Bafta television awards spotlights British social issues, Latest TV News - The New Paper

Bafta television awards spotlights British social issues

LONDON - British prison drama Time and pandemic film Help were among the big winners at the British Academy Television (Bafta) Awards on Sunday (May 9) evening.

The ceremony is the most prestigious event in the British television calendar, and this year's edition marked a return to an in-person ceremony after two years of the Covid-19 pandemic.

The event, hosted by British actor and comedian Richard Ayoade, ended up casting a spotlight on programming with a social bent.

Time, a three-part mini-series from the BBC, took home the Best Mini Series statue for its depiction of the prison system in the UK.

English actor Sean Bean won the Best Actor award for his starring role in the drama, as a former teacher who ends up in prison.

The award is the second television Bafta for Bean, who is famous for his appearances in TV series Game of Thrones (2011) and film trilogy Lord Of The Rings (2001 to 2003). He won his first Bafta for another BBC drama, Broken, in 2017.

Liverpool-born English actress Jodie Comer took home the coveted statue for Best Actress for the TV drama film Help (2021).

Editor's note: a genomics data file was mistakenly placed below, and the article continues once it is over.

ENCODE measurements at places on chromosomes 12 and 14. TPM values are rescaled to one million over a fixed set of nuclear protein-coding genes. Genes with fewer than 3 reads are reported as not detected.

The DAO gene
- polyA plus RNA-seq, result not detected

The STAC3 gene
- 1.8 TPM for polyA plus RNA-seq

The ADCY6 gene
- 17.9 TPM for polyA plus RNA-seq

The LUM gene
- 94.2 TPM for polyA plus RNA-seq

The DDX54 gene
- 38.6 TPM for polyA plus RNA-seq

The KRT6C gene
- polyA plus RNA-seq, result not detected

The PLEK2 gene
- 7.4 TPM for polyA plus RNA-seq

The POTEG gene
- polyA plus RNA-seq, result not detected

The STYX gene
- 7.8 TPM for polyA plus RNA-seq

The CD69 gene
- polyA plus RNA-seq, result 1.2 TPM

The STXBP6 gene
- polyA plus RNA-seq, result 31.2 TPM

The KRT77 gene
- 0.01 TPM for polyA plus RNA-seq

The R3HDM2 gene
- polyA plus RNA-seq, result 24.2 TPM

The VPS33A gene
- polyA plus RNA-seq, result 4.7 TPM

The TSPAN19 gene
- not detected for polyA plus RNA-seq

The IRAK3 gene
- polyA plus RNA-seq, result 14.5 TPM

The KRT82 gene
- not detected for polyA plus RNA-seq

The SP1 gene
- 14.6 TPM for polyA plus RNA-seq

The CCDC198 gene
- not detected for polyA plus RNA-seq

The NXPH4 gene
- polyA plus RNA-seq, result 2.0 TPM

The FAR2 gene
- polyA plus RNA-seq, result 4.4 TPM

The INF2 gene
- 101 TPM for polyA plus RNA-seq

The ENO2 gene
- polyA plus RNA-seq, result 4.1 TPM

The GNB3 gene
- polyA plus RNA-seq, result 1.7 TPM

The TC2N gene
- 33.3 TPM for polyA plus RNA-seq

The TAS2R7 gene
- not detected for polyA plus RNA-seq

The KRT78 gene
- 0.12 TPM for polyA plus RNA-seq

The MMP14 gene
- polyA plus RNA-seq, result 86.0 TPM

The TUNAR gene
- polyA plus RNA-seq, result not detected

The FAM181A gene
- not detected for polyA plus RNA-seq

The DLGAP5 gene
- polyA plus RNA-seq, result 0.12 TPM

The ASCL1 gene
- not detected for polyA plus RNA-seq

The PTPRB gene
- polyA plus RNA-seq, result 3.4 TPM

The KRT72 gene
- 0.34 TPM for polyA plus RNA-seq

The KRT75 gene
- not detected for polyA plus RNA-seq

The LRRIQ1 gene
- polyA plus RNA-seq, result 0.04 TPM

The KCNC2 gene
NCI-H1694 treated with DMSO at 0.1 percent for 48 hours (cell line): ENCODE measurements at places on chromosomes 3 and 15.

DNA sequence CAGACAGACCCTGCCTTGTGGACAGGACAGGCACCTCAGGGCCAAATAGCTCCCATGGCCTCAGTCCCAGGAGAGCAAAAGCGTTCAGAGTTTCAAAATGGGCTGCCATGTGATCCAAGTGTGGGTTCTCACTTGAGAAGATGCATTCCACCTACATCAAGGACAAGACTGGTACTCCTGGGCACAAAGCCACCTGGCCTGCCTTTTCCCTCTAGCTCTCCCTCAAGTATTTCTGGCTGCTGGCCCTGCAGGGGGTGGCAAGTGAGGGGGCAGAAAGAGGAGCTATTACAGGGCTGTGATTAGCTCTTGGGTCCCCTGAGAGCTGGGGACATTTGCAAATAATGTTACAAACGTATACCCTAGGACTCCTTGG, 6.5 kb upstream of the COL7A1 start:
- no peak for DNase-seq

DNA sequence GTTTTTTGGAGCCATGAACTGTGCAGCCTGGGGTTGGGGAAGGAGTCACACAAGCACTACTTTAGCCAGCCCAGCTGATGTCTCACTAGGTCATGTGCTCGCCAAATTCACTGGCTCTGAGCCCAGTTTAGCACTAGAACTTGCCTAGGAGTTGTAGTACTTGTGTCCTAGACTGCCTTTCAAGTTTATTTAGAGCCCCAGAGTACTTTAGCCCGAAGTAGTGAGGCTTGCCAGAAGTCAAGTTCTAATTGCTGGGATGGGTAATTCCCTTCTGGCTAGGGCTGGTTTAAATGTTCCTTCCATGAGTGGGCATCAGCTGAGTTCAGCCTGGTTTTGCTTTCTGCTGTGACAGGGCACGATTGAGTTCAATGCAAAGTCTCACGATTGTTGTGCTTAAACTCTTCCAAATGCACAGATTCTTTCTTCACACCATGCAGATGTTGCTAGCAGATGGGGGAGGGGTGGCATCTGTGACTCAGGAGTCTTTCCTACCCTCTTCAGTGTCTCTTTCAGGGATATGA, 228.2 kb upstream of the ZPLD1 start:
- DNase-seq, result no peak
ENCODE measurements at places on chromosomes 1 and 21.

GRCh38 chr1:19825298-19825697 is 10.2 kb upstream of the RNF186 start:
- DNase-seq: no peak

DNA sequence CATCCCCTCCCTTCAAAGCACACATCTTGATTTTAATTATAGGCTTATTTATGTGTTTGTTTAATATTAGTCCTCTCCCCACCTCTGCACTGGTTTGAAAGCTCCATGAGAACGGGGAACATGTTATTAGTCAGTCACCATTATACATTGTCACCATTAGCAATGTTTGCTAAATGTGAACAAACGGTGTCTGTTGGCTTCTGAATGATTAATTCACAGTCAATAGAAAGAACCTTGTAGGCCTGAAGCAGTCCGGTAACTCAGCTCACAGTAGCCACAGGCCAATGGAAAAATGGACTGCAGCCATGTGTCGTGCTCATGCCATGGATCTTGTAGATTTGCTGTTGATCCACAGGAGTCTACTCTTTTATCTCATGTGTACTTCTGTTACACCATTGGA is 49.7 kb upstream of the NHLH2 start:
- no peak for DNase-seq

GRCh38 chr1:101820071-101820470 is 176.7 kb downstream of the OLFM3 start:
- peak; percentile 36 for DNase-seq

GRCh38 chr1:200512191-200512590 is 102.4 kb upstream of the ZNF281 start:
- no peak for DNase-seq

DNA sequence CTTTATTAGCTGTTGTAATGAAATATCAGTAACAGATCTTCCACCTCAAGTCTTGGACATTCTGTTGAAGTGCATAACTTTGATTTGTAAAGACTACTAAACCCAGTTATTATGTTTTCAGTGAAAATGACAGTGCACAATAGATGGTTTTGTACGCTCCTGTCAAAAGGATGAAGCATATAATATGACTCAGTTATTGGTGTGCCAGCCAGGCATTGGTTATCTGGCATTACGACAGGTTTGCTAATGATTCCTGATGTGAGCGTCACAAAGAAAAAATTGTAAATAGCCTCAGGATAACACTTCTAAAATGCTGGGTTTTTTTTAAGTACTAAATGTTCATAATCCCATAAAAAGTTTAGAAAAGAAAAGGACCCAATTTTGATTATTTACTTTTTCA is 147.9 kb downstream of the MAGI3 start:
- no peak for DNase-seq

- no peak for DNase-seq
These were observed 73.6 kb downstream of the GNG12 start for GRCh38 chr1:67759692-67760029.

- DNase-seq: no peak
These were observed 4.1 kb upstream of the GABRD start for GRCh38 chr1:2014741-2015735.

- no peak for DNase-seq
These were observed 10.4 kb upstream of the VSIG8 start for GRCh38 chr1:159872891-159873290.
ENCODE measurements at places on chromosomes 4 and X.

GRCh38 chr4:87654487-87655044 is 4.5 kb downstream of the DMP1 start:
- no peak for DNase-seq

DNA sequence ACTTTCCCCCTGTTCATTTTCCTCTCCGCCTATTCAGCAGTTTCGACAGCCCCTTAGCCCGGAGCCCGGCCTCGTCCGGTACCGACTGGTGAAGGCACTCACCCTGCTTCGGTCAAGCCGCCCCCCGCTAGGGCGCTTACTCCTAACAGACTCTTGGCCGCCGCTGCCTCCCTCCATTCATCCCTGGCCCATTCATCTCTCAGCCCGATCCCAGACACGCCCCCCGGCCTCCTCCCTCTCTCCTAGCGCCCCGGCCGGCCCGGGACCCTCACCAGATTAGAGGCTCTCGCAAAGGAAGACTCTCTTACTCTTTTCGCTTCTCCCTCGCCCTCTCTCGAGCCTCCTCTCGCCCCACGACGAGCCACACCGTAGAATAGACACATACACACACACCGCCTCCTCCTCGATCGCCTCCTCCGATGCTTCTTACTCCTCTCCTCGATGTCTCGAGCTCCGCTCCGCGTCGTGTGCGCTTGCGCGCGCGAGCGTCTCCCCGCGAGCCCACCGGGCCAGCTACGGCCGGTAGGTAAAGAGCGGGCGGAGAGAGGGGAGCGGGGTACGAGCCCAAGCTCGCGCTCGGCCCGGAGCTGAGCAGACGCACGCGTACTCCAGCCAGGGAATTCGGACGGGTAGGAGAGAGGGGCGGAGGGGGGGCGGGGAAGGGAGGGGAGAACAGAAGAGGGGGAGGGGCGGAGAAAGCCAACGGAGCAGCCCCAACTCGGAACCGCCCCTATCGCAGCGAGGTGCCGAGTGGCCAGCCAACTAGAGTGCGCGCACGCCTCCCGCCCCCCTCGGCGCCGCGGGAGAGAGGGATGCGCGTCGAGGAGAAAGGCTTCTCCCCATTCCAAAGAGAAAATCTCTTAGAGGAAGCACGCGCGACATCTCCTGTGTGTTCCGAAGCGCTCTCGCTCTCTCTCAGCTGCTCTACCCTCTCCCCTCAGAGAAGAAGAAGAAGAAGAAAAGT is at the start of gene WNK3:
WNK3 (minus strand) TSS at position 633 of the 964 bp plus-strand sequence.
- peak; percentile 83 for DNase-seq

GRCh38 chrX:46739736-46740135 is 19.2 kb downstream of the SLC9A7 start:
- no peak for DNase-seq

Comer, who plays a healthcare assistant working at a care home in Liverpool, gave a breathless speech admitting she was "scared" to be speaking among her peers.

But she composed herself enough to thank "all of the carers and the Dementia Society" for their willingness to share their experiences of care work in Britain.

Film-maker Steve McQueen, who directed and produced the Oscar-winning 12 Years A Slave (2012), also won a Bafta for his social documentary, Uprising.

The three-part series, which was made by the BBC, explores the events around the tragic New Cross house fire that killed 13 young black people in London in 1981.

London-based Singaporean actress Anjana Vasan was nominated for the Best Female Comedy Performance award for her role in sitcom We Are Lady Parts (2021) but lost out to Sophie Willan of Alma's Not Normal (2021), inspired by Willan's experiences of the UK care system.

We Are Lady Parts, which is about a group of Muslim women forming a punk rock band, also missed out on the Best Scripted Comedy statue, which went to motherhood sitcom Motherland (2016 to 2021).